News about the heartbleed bug spread rapidly--although, as is often the case, no such news can ever come soon enough. Nothing quite addressed my early questions about the Heartbleed bug like Randall Monroe's most recent comic in XKCD:
naturally, an understanding of the nature of Heartbleed only paved the
way for more, increasingly frantic, questions. As a non-health care,
minimal-impact internet user, I was concerned. Does this truly affect me? In what way(s)? Is my phone safe? (What do you mean, “No?”) What can I do to protect against a problem like Heartbleed?
Fortunately for users like me, the author of the heartbleed bug test site, 19-year-old Filippo Valsorda, conducted an AMA on Reddit Tuesday evening.
In his comments, Valsorda provides three quick tips to the average
internet user concerned with defending her/himself from Heartbleed:
Install the Chromebleed or Foxbleed browser extension and do not log into the sites that trigger an alert.
hard about all the important accounts you have, and change the
passwords there (always a good thing). REMINDER: using different
passwords is more important than using complex ones, write them down on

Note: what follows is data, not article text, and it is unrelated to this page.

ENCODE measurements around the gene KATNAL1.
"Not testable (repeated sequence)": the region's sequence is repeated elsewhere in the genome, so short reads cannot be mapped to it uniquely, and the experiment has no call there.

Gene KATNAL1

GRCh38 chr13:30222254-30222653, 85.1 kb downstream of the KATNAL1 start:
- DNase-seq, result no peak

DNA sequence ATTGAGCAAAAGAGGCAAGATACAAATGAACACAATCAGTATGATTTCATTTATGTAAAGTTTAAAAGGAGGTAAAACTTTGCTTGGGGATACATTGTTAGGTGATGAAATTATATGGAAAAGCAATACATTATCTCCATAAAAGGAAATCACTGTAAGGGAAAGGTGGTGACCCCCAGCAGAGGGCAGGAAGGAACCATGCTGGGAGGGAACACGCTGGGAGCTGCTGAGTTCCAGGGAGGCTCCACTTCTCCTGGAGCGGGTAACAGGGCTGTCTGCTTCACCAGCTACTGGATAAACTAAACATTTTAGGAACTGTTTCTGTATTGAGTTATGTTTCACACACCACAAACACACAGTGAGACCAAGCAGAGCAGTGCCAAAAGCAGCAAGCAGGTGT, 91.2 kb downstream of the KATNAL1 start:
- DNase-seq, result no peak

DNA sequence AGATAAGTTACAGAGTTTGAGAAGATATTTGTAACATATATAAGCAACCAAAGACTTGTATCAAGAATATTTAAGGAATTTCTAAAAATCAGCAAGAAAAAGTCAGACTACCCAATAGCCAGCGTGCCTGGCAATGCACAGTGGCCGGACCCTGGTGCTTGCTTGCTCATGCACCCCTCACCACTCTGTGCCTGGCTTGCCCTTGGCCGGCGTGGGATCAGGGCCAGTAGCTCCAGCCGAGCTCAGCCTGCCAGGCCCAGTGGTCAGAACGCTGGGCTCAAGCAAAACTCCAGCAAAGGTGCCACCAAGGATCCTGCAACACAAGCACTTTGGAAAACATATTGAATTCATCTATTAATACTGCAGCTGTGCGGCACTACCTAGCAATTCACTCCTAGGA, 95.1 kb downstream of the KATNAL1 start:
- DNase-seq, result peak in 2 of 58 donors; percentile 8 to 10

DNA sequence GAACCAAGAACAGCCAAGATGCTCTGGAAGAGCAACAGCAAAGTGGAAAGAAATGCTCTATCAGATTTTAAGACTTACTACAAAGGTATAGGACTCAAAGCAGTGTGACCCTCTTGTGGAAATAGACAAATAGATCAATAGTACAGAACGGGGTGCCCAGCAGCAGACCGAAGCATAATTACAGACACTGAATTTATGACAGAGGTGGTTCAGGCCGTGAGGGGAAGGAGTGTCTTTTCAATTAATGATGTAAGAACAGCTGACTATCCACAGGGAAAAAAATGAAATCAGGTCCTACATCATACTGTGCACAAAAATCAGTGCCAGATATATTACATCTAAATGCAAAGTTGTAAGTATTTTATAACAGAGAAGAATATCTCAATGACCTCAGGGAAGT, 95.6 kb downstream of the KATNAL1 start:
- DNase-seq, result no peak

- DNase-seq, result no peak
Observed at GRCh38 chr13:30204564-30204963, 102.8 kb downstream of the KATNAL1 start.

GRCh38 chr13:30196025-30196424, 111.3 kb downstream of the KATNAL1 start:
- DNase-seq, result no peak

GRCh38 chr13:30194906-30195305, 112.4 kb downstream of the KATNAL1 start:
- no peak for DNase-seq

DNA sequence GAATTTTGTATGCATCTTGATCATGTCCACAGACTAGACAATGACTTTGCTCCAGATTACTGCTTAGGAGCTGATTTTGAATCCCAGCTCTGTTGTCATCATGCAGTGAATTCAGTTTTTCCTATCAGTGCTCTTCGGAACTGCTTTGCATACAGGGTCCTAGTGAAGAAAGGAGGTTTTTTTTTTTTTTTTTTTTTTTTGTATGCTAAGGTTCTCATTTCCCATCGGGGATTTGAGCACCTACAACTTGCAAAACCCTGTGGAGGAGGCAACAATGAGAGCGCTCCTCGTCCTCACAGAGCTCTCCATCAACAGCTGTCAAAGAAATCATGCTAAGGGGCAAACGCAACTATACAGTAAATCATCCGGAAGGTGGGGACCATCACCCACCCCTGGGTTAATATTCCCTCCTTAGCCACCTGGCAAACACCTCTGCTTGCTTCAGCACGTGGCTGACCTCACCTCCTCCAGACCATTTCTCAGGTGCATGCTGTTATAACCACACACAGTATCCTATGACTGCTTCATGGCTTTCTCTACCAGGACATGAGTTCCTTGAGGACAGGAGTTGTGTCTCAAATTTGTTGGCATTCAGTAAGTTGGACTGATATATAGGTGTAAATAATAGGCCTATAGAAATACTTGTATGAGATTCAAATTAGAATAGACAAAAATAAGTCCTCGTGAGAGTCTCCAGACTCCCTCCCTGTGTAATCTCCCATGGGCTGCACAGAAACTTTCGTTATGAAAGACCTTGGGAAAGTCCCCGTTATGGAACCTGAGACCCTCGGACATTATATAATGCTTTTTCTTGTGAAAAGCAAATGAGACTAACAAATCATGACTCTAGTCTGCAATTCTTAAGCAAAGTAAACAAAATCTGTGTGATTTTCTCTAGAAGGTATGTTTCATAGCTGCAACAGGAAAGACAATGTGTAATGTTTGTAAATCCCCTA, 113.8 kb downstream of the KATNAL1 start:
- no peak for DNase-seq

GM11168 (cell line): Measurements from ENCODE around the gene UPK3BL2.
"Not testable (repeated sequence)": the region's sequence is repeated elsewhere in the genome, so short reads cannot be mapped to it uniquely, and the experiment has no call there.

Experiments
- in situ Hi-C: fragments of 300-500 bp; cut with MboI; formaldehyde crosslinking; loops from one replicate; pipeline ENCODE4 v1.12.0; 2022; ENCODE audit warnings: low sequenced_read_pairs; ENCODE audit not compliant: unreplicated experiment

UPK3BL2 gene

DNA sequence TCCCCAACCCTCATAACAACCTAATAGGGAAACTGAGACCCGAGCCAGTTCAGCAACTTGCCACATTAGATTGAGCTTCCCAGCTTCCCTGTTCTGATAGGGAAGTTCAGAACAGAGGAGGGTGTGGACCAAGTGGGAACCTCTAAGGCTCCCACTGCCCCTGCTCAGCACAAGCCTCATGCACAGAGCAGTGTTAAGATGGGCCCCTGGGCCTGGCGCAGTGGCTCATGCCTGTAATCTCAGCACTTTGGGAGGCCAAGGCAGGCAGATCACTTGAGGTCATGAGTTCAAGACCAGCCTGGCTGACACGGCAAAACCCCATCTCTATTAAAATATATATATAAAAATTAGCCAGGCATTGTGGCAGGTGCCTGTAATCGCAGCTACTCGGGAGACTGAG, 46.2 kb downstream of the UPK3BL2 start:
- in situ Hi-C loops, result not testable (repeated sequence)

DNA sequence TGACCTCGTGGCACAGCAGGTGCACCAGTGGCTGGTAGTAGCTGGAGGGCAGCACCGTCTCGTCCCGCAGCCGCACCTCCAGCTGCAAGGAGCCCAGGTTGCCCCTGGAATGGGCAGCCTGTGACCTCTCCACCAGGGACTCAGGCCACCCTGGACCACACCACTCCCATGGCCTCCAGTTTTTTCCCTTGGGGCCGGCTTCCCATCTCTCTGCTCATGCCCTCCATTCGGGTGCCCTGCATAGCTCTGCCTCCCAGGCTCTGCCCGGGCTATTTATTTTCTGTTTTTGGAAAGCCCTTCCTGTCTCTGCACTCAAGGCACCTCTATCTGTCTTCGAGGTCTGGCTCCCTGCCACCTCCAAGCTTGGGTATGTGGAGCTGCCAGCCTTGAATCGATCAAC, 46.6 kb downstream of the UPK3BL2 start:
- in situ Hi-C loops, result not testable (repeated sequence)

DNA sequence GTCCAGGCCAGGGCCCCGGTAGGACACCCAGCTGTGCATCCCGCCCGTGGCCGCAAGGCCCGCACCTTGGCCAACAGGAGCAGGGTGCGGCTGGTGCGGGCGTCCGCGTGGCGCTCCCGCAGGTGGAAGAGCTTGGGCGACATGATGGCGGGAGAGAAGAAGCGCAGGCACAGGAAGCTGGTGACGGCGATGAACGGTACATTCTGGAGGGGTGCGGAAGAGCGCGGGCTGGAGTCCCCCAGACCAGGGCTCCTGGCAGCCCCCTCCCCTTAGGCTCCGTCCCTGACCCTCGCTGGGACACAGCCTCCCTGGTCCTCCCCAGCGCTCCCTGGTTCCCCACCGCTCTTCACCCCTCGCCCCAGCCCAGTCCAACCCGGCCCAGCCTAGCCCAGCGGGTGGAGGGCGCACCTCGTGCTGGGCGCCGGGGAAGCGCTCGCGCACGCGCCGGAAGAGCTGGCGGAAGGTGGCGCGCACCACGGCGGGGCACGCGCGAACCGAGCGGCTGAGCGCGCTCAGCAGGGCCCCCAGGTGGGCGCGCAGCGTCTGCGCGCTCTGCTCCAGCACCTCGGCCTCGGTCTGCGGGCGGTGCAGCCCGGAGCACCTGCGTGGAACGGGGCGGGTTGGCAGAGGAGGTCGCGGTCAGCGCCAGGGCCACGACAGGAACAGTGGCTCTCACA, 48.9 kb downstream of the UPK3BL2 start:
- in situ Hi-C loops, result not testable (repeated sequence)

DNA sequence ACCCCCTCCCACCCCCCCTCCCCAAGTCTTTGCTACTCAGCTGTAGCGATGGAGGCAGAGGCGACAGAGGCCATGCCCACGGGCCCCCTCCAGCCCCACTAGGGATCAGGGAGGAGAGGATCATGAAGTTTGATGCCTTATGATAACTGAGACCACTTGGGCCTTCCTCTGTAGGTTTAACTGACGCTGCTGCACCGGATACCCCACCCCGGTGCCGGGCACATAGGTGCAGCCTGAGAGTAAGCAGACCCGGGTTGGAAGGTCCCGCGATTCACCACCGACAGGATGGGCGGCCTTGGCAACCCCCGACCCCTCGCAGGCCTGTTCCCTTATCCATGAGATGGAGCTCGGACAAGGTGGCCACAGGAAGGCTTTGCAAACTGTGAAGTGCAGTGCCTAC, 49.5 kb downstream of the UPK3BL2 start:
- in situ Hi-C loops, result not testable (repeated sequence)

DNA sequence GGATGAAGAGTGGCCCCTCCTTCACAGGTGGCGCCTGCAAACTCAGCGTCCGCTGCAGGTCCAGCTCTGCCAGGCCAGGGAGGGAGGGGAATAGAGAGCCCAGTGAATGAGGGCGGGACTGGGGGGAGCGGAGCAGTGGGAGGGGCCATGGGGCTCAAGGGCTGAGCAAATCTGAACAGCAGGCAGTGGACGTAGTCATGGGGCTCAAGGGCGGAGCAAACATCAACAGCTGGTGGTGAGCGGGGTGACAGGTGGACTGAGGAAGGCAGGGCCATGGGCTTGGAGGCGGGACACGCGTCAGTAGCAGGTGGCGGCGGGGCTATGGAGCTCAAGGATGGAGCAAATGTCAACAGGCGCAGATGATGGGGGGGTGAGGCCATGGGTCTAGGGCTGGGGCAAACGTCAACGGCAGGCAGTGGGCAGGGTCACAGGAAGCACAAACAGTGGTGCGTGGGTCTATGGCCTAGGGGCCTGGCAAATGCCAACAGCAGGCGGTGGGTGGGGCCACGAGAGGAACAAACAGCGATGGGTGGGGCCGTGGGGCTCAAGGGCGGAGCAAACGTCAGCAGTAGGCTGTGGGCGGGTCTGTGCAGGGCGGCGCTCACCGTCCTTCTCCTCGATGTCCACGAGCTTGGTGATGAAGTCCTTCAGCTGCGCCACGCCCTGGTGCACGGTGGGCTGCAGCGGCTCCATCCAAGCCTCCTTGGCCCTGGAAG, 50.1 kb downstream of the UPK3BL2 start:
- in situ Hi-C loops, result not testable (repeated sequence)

paper if you need!
Wait for statements by the affected websites about what might have been leaked.
terms of external threats to your safety, it seems that most of the
sites and systems affected have worked quickly to curtail any further
problems. Dan O’Shea, Managing Editor at LightReading, notes that “Cisco
Systems and Juniper Networks are among the latest technology companies
working to address potential problems related to the Heartbleed OpenSSL
bug.” And this list,
compiled by a team at Mashable, examines the popular sites that were
affected and provides updates on their statuses with regard to the bug.
It is with great relief that I inform you that because the
YourMembership.com platform doesn’t utilize OpenSSL, users of the YM
platform (which include OSHEAN) were not impacted by Heartbleed.
So what’s on the horizon, and how can the next Heartbleed be prevented? Nathanial Mott, contributing writer to PandoDaily, has some interesting thoughts.
Mott proposes that Heartbleed represented a “digital version of the
bystander effect…[t]his is like that, except it threatens the foundation
of online security, and the crowd is so massive that it’s amazing that
anyone even bothered to look for the Heartbleed bug in the first place.”
It won’t be easy, but now come the long-overdue repair efforts, and
hopefully more updates as things progress.